The Hartford Courant published an editorial, wondering if “the biggest fake of the century has been pawned off on a credulous public.” And in 1938, the New Yorker published a piece in which witnesses claimed Knowles had faked the whole thing with help from a Post reporter.

But just as with the “reality” shows of today, many of his fans didn’t want the facts to spoil a good story. Knowles went on to publish a memoir called “Alone in the Wilderness,” and secured a contract to perform on the Vaudeville circuit. He drifted west, made a couple of less successful attempts at re-creating the wilderness adventure, and appeared on stage in San Francisco with Ishi, a California native, who lived out the rest of his days as a living museum exhibition after the other members of his tribe were killed.

On stage, Joe Knowles wore a caveman get-up sewn from scraps of hide and fur. Ishi wore a three-piece cotton suit.

Nature Man in Love

In middle age, Knowles was known for being a drinker, and a depressive, and he was not especially handsome. In fact, despite his reputation as a master outdoorsman, Knowles had the physique and complexion of an office clerk

But still, he was possessed of a magnetism and mystique that seemed to fascinate women.

Young ladies wrote to him, expressing their undying admiration, asking for autographs, and even offering to accompany him into the woods.

“I have always loved the Nature, and if you decide to continue your experiment, you will find me your obedient servant,” a New York City girl name Elsie Frick wrote to Knowles in an undated letter.

Around 1914, Knowles married for the second time, to a blue-blooded Massachusetts native named Marion Louise Humphreys. Like Knowles, Humphreys had worked as a commercial illustrator, painting fashion plates for advertisements, before moving west.

There is little hope of ever sorting out the true nature and extent of Knowles’ romantic attachments, because he wrote very little in his memoirs about his personal relationships, and was far more reluctant than his female admirers to put his feelings on paper.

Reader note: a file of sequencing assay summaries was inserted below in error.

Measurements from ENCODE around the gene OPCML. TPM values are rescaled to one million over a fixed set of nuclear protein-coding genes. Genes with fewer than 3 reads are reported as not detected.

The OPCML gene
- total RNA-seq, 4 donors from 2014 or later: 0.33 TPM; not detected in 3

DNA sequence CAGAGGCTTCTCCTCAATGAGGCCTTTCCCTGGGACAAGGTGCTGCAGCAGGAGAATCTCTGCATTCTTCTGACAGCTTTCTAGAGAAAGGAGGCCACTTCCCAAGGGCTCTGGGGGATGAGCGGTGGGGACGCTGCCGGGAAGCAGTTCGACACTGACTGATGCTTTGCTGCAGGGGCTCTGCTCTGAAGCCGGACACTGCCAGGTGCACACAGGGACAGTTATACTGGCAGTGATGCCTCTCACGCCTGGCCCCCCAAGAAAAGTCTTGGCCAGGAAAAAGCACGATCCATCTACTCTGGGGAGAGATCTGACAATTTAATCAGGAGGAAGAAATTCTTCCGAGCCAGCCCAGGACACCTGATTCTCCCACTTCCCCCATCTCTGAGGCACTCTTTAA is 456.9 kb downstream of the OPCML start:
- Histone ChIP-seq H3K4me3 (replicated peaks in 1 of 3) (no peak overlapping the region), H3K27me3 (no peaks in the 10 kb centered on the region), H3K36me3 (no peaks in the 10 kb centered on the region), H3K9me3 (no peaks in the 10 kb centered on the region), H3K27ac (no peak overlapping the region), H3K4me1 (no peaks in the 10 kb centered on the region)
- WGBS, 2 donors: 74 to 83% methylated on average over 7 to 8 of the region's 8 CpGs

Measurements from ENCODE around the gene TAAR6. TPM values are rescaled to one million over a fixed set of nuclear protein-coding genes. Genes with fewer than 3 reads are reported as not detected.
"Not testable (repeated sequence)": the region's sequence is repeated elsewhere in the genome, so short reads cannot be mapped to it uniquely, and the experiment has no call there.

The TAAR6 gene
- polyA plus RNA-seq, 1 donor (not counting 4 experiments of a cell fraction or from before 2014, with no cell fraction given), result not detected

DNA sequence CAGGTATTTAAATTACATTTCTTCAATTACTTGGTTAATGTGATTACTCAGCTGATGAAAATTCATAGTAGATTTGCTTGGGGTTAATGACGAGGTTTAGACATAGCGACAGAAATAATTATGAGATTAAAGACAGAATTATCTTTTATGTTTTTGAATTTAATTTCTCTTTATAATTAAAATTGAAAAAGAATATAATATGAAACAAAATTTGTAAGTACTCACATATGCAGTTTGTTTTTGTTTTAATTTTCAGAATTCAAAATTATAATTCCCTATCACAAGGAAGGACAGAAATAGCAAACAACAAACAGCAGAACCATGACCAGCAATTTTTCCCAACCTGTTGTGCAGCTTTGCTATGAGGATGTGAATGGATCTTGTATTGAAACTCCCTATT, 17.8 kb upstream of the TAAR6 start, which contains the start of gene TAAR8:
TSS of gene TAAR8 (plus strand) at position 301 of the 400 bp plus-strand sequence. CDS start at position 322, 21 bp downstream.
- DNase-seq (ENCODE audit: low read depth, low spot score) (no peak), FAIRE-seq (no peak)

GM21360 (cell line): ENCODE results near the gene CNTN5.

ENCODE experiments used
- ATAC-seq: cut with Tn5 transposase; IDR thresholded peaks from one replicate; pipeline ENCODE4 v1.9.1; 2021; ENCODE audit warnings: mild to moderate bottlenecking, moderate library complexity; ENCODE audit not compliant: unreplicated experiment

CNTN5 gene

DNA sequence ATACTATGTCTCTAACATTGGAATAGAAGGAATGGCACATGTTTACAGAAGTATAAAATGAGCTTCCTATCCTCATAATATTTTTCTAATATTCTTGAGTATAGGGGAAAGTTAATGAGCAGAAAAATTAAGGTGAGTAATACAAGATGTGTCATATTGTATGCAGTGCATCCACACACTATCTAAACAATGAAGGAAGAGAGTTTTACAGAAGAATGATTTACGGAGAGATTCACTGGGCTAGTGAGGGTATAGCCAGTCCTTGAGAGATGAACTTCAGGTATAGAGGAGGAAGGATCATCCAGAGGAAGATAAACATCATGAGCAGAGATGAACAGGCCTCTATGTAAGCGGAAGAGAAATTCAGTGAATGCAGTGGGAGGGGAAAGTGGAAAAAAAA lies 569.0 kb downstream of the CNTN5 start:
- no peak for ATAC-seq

But there are some indications that his dalliances may have continued even after he was married, perhaps while he was touring in California.

In a brief series of letters that were most likely written in 1915 or 1916, a lovesick woman named Florence mooned over Knowles from a San Francisco hotel room, in a tone that suggested that Knowles had already moved on.

“My heart drags anchor. I can only say, the happiness of the past month is worth the pain of the present. … Take good care of yourself, and don’t forget me,” Florence wrote. In a subsequent letter a few days later, she seemed resigned to the idea that Knowles would never return her affections in equal measure, quoting a popular song about the end of an affair, and writing, “I will endeavor to never ask for more than you feel inclined to give.”

A Brooklyn teacher named Katherine Baker typed captivating literary missals in the late ‘20s and early ‘30s that fondly recalled a summer visit the Knowles’ home in Seaview, and hinted at a deeper connection between the two.

“There are three men, of the many I have known, who will always have a place in my heart: You are one, one is now in Bulgaria, the third is with me in the picture,” Baker wrote, in a September 1931 letter.

His Reputation, Her Art

If Knowles was inclined to have affairs, they must surely have been more difficult to carry on after he moved to Seaview, where he lived with three women, including his wife.